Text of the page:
Are all the hackers foreign?
Actually, some of the best work for Uncle Sam. “I believe that it is the Americans who steal the most secrets,” says Chen Wenguang of Beijing’s Tsinghua University. He’s hardly an objective source, of course, but it’s true that computer scientists at the Pentagon and U.S. intelligence agencies developed some of the most advanced cyberwar technologies, including sensors that eavesdrop on computer keystrokes and viruses that use a computer’s own camera and microphone to bug the user. Pentagon officials won’t confirm that they have a cyberwarfare operation, but they hint that foreign attacks don’t go unanswered. “A good defense also depends on a good offense,” says Air Force Gen. Kevin Chilton, head of the U.S. Strategic Command. (See below.)
Can the cybersnoops be stopped?
Fire walls and virus detectors help, but nobody believes they are foolproof. Hackers have learned to crack even heavily encrypted passwords within seconds. Their task is made easier by poor security practices. In 2005, hackers ran wild through the computers at NASA, in part because many employees there used simple and obvious passwords such as “administrator.” In an operation that went undiscovered for seven months, the cyberspies stole 20 gigabytes of compressed data—the equivalent of 30 million pages of information—about the space program. In many cases, the best defense is simply to keep all secret information on computers with no access to the Internet, or to avoid computers altogether. Security experts urged the staff of the Dalai Lama’s office to use nothing more advanced than pen and paper for their most sensitive notes and documents. Says British computer scientist Ross Anderson: “It takes a professor of computer science to have the confidence to say that some things simply should never be put on a computer.”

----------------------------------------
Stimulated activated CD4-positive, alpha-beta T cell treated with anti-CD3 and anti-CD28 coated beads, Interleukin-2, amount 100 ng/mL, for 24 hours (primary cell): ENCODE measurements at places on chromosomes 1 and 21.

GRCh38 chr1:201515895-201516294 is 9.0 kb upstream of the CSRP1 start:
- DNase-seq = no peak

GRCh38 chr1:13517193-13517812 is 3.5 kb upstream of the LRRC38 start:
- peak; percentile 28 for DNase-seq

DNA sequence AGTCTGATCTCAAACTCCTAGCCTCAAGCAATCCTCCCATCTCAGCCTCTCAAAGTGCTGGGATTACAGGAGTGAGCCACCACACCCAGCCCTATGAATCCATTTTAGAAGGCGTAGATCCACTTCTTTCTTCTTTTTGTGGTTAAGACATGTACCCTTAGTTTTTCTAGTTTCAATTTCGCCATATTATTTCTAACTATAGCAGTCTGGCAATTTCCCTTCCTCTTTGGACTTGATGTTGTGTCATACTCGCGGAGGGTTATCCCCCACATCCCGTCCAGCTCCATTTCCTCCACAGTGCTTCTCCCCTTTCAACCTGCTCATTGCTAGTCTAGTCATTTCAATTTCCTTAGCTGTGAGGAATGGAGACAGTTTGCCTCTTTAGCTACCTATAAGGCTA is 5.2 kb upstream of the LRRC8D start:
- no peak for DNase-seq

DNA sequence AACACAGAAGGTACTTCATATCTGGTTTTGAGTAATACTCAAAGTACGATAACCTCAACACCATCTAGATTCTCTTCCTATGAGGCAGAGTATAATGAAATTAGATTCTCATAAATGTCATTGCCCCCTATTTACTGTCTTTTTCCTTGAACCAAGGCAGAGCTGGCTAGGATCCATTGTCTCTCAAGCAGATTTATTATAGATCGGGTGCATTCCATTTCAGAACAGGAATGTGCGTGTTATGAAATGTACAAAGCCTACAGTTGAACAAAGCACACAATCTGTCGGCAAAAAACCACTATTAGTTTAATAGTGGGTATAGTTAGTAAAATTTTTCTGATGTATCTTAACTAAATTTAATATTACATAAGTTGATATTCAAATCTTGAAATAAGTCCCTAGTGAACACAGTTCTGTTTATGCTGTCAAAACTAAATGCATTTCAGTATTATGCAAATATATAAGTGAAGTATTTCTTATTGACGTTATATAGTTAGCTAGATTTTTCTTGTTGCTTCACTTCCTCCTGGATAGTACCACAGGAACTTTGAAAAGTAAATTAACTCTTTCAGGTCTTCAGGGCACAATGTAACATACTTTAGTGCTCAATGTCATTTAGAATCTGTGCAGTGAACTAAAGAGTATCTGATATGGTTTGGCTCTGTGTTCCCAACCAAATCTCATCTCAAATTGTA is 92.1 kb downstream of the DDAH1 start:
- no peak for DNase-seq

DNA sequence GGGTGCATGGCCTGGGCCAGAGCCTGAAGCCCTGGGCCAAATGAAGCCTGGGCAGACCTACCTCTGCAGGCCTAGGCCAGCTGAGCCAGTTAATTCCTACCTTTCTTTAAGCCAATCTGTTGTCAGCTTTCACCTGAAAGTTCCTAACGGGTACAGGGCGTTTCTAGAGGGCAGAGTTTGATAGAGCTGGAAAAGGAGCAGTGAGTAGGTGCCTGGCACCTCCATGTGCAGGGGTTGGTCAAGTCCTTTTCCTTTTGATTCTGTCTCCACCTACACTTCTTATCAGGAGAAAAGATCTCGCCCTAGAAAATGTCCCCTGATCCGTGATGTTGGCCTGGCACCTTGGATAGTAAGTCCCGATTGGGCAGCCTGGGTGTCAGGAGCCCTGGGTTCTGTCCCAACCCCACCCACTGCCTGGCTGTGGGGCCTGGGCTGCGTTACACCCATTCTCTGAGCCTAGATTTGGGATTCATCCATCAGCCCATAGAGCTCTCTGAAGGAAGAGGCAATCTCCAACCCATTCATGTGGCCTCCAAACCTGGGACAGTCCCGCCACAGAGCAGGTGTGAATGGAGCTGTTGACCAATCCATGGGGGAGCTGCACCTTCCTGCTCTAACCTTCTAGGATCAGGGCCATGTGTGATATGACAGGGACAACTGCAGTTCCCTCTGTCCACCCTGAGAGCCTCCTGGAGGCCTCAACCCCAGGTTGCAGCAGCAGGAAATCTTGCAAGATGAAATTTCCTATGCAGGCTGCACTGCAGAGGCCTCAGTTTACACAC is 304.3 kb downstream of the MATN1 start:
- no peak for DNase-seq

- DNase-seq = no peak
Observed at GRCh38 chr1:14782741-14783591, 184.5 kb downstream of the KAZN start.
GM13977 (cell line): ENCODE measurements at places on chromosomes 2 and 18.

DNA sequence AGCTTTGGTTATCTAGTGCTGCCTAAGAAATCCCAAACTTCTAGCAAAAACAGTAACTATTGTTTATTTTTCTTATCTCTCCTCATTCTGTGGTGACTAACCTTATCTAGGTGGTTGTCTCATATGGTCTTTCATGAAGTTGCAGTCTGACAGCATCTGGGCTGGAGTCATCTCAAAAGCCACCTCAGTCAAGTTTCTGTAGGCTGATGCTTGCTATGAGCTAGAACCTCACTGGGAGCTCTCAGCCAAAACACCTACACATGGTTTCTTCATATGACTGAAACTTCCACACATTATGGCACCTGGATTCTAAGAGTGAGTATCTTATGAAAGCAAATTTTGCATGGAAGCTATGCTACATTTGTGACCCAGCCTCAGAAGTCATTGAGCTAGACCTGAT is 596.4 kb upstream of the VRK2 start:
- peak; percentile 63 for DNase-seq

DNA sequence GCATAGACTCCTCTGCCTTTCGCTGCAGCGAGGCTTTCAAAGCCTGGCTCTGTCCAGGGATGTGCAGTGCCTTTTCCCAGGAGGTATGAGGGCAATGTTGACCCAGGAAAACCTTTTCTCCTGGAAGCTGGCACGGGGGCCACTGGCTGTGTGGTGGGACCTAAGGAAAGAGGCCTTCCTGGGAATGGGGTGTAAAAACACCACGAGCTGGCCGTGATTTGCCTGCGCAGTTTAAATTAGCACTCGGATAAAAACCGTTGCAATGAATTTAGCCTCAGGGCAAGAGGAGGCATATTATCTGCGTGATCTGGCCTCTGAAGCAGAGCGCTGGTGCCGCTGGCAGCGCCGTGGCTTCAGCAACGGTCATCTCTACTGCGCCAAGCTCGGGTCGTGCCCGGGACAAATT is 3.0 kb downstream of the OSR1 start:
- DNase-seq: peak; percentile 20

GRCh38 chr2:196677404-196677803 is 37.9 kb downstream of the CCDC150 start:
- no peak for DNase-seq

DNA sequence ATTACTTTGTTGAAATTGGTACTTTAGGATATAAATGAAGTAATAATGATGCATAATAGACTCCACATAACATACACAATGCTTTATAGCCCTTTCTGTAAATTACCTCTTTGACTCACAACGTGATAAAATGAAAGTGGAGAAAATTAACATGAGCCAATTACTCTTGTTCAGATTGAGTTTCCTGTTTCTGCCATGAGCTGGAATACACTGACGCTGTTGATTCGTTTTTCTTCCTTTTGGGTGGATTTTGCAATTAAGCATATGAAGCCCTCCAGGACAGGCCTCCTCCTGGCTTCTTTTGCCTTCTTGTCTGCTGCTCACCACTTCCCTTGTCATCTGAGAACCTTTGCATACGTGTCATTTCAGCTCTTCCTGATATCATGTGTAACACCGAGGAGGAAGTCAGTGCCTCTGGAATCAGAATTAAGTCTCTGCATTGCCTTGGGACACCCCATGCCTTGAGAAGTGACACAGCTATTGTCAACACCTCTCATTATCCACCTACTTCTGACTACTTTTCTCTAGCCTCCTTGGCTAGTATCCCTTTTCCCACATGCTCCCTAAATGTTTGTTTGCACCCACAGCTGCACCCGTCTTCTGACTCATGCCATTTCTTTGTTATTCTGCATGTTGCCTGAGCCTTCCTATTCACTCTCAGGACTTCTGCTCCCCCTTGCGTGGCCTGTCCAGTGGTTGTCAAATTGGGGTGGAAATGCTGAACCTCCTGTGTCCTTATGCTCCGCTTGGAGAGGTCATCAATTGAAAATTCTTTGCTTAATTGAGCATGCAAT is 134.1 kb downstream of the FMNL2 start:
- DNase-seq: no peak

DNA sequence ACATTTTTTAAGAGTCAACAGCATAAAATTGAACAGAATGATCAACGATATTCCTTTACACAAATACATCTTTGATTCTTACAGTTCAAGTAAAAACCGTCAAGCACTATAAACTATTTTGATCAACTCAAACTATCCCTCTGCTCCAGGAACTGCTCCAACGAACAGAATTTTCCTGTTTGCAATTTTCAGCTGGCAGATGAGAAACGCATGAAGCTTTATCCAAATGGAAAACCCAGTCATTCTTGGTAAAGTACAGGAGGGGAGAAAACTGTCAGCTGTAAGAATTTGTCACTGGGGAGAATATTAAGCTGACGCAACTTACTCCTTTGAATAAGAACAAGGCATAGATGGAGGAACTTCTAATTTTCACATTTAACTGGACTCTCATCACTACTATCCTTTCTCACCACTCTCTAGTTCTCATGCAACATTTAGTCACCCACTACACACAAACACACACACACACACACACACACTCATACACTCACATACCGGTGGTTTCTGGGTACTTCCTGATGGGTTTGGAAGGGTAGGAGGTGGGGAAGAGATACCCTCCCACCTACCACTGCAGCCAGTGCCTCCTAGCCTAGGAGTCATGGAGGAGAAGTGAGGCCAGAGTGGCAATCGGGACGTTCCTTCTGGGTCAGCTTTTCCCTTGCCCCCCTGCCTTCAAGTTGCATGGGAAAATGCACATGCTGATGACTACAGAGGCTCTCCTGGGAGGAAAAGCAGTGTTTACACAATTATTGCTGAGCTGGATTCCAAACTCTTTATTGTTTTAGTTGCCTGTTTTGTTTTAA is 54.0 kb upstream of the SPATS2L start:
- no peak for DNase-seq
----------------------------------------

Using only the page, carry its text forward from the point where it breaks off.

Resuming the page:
Although the Pentagon won’t discuss cyberwarfare strategy, there’s little doubt the U.S. is engaged in the battle. “We view cyberspace as a war-fighting domain,” says Pentagon spokesman Bryan Whitman, “and we are going to protect and defend it. The key is to stay one step ahead of the enemy.” Toward that end, the Pentagon is reportedly developing offensive cyberweapons, such as software that sneaks onto a server and destroys any botnets it controls, and doctored chips that allow the U.S. to surreptitiously control computers. As a defensive measure, the Pentagon is building a scale model of the Internet, to simulate attacks on the electrical grid, telecommunications networks, and the financial system. The government has even been recruiting experienced hackers who not long ago were on the other side of the law. “They’re not the kind of soldier that I grew up with,” admits Gen. William Lord, head of the Air Force’s newly formed Cyber Command. But we need this “different kind of crowd,” he says. “This is speed-of-light warfare, not speed-of-sound warfare. It’s faster than the F-22.”